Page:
That may be little comfort, considering that since October 7, Canada has sent more arms to Israel than ever before. At a value of 28.5 million Canadian dollars, that amount exceeded any year of arms exports to Israel in the past 30 years by 2 million. Canada has also delayed the sale of night-vision goggles and armored vehicles.

Also amended out of the motion was action to stop the flow of weapons in the other direction. Where the NDP had called for a two-way arms embargo, the updated language ignores the fact that Canada also imports weapons from Israel.

That includes $43 million worth of Spike LR2 anti-tank missiles, which are made by Rafael Advanced Defense Systems, a company that is owned by the state of Israel. This purchase is part of a massive procurement of weapons that Canada plans to send to the North Atlantic Treaty Organization to be used in Latvia.

None of these sales would be impacted by the language in the nonbinding motion. Canada could continue to purchase military gear from Israel without anyone claiming they’re violating the text that their party voted in favor of.

But it’s possible that Monday night’s vote is a turning point. Certainly, social movement groups have been putting sustained pressure on politicians to do anything they can to try and stop Israel’s campaign against Gaza, and Canada’s exports to Israel are currently facing a legal challenge. A group of Palestinians are arguing that exporting weapons to Israel amid the ethnic cleansing campaign in Gaza violates several international treaties, as well as Canada’s Export and Import Permits Act.

Considering how cagey Canadian politicians have been about allowing weapons to be sent to Israel — for example, claiming that no full weapons systems have been sent despite the fact that Canada doesn’t produce full weapons systems, or claiming that no lethal weapons have been sent even though tools that aid lethal weapons have been sent — the easier fight will be to force the government to adhere to the Liberals’ revised motion text.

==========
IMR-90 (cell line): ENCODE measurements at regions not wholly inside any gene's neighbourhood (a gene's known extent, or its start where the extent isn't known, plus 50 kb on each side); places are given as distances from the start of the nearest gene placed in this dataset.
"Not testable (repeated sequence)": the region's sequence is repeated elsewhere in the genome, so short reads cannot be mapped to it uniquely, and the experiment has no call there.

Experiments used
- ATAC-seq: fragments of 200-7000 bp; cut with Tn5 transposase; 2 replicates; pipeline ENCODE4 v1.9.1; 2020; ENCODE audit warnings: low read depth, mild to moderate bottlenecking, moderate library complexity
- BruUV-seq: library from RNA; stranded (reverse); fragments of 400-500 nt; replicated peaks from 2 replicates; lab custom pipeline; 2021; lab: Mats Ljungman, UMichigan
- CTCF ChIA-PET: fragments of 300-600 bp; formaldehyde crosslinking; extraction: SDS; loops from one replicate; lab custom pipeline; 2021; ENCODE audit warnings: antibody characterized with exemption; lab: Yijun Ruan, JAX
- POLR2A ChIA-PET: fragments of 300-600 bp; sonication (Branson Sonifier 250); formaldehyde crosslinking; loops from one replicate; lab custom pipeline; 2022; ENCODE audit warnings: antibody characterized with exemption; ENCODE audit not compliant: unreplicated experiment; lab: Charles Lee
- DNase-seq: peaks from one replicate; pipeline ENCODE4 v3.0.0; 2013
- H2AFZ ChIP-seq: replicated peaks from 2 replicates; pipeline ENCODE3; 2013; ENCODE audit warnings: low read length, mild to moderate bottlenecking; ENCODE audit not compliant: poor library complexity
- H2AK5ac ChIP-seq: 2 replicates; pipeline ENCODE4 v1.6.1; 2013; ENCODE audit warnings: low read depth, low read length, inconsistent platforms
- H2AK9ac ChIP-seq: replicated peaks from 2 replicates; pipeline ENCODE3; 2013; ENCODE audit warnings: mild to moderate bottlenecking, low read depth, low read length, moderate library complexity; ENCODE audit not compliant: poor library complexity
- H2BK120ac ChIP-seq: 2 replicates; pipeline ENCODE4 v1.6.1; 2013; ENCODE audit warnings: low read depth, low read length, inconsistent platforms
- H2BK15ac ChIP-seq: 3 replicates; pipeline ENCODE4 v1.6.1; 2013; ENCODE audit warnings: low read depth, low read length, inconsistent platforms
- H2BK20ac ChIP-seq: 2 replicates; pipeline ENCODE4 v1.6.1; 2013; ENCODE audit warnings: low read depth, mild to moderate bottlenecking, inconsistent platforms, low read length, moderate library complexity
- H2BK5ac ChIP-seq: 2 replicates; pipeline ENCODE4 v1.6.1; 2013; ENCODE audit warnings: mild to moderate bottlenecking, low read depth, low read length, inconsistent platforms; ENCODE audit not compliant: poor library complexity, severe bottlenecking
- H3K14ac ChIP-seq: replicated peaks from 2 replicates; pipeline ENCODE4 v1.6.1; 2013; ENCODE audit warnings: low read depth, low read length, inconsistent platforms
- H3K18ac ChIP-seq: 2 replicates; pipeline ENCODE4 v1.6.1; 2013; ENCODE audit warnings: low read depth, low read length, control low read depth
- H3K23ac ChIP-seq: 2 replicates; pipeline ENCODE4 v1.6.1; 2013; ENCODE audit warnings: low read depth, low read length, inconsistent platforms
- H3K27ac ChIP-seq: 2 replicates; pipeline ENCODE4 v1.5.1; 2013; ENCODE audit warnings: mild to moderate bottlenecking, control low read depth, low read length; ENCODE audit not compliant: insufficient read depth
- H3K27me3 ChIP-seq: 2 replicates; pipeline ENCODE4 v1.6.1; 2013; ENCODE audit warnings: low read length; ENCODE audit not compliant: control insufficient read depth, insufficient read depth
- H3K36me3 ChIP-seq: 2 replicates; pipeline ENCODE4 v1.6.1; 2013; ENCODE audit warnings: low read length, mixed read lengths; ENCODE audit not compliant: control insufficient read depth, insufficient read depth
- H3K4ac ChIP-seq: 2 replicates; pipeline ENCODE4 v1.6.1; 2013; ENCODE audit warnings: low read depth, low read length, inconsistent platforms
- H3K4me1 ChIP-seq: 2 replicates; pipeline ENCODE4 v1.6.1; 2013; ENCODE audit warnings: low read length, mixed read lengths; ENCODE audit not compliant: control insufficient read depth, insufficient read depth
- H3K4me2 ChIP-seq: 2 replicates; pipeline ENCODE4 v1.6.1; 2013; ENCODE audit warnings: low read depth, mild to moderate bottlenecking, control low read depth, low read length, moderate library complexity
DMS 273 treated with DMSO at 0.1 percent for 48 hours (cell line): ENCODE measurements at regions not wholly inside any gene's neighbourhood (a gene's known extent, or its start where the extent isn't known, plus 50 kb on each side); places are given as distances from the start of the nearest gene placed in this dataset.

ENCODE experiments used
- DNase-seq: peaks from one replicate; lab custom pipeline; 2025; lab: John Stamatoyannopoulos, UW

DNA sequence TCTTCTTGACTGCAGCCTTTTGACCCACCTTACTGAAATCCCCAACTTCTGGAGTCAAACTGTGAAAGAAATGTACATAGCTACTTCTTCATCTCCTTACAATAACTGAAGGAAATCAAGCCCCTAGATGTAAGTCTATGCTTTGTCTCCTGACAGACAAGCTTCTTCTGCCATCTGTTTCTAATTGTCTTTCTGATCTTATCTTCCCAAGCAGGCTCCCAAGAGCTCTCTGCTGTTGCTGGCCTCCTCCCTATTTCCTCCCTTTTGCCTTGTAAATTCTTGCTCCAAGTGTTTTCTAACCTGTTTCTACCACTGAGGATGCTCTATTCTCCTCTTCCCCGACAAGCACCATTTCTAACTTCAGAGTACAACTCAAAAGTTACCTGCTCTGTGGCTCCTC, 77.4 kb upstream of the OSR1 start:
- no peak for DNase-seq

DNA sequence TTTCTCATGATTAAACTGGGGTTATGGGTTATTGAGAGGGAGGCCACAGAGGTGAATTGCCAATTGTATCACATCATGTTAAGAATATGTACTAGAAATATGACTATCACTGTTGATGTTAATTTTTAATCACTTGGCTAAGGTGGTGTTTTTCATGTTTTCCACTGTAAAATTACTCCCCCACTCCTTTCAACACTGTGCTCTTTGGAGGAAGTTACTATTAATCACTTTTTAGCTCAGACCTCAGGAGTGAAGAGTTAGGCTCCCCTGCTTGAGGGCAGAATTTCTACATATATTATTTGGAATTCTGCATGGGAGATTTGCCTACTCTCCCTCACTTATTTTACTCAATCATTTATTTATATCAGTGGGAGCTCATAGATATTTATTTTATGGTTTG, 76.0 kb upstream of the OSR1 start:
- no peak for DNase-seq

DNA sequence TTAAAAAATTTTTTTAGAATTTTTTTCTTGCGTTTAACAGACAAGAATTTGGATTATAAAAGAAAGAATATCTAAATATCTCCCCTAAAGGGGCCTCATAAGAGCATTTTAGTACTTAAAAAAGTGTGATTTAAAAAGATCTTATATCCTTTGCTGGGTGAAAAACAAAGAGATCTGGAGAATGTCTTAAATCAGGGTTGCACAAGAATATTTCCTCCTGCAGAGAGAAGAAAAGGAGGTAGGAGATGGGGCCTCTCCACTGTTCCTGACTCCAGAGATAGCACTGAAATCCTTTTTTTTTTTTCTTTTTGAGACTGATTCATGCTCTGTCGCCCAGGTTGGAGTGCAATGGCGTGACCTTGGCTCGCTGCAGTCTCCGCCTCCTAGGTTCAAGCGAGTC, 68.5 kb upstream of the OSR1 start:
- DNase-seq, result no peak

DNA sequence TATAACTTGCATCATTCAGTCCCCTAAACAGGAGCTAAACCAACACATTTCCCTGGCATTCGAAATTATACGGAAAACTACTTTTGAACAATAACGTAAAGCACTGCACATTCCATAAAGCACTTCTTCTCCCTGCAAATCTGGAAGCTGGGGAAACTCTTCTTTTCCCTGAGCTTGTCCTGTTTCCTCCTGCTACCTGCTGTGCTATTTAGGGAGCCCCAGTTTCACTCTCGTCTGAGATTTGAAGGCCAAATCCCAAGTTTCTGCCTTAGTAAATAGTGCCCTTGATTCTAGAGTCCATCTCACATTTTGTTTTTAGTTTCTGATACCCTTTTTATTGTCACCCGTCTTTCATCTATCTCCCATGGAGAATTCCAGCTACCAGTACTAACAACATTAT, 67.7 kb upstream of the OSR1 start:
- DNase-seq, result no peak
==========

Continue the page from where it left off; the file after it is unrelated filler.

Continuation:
Far more difficult though, will be convincing Canada to stop buying weapons from Israel, especially considering mounting pressure on NATO countries to increase their military support for Ukraine. The day after the vote, Canada announced another shipment of ammunition to Ukraine and actively participates in the coalition to expand Ukraine’s drone capacity.

Brent Patterson from Peace Brigades International questions how Canada could pass this motion while also welcoming the biggest arms manufacturers in the world to a weapons trade show in Ottawa, planned for the end of May 2024. Patterson lists some of the companies that will be present at the CANSEC 2024 arms show, including “BAE Systems, Bell Textron, Boeing, Colt, Elbit, General Dynamics, L3 Harris, Leonardo, Lockheed Martin, Raytheon, and Rheinmetall,” all of which have made money off of Israel’s campaign against Gaza.

Since the war began, more than 32,000 Palestinians have been killed, including more than 13,000 children, and some 8,000 people are missing.

Activists who want Canada to both stop importing arms from Israel and stop exporting military equipment to Israel are ultimately at the same place that they were last week, though now armed with the moral victory of Liberals supporting this motion. As it was social movement pressure that created the conditions for the Liberals to vote in favor of their amended motion, it will be social movement pressure that will force them to actually follow the will of Canadians who do not want their government supporting Israel’s genocide.

On Instagram, the group World Beyond War posted a checklist of what needs to happen for a full arms embargo to be implemented. They have checked off step one: commit to ending future arms exports to Israel. But for this to be a full arms embargo, World Beyond War says four more things need to be checked off: Canada must implement a policy that suspends arms exports to Israel, previously promised arms deals need to be cancelled, the loophole that allows weapons to pass through the United States to Israel needs to be closed, and Canada needs to stop purchasing arms from Israel.